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When it Comes to Self-Driving Cars, Brits are the Keenest in Europe

European consumers are not into self-driving cars as much as carmakers and Silicon Valley giants would like them to be, but the UK’s enthusiasm  offers a glimpse of hope.

According to City A.M., a global survey of 22,000 people by consultancy Deloitte revealed the continent’s sentiment regarding autonomous vehicle—finding that consumers in France, Belgium, Germany and Italy have grown increasingly cold since 2014.

In  Britain, on the other hand, citizens seem more well-disposed to the idea of riding a driverless car than they were three years ago.

To be sure, that is not to say every Brit is an autonomous-petrolhead: only about a third of the 1,250 UK respondents would be interested in owning a self-driving car themselves.

British consumers were also more likely to trust driverless vehicles manufactured by traditional carmakers rather than those spawned by the skunkworks of tech giants such as Google or Uber.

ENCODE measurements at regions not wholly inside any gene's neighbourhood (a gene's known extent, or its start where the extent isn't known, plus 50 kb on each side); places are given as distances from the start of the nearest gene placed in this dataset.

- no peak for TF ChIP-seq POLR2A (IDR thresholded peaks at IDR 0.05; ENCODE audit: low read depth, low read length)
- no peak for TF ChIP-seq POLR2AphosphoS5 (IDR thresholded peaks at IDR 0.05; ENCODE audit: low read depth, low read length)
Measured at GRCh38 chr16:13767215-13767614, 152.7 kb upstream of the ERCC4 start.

One interesting development in the global mindsets regarding self-driving cars is that many consumers have come to think of autonomous driving technology as the standard, and are now less willing to pay a premium to include automated features such as adaptive cruise control in their cars.

If in 2014 consumers were ready to pony up £677 to access advanced automated tech, now the figure is only £375.

“As self-driving technology becomes a reality, automakers will need to demonstrate their commitment to vehicle safety,” Deloitte UK automotive leader Mike Woodward said in a statement.

“While seven in ten of consumers still don’t consider fully self-driving cars to be safe, two thirds are willing to try them if they have an established safety record.”

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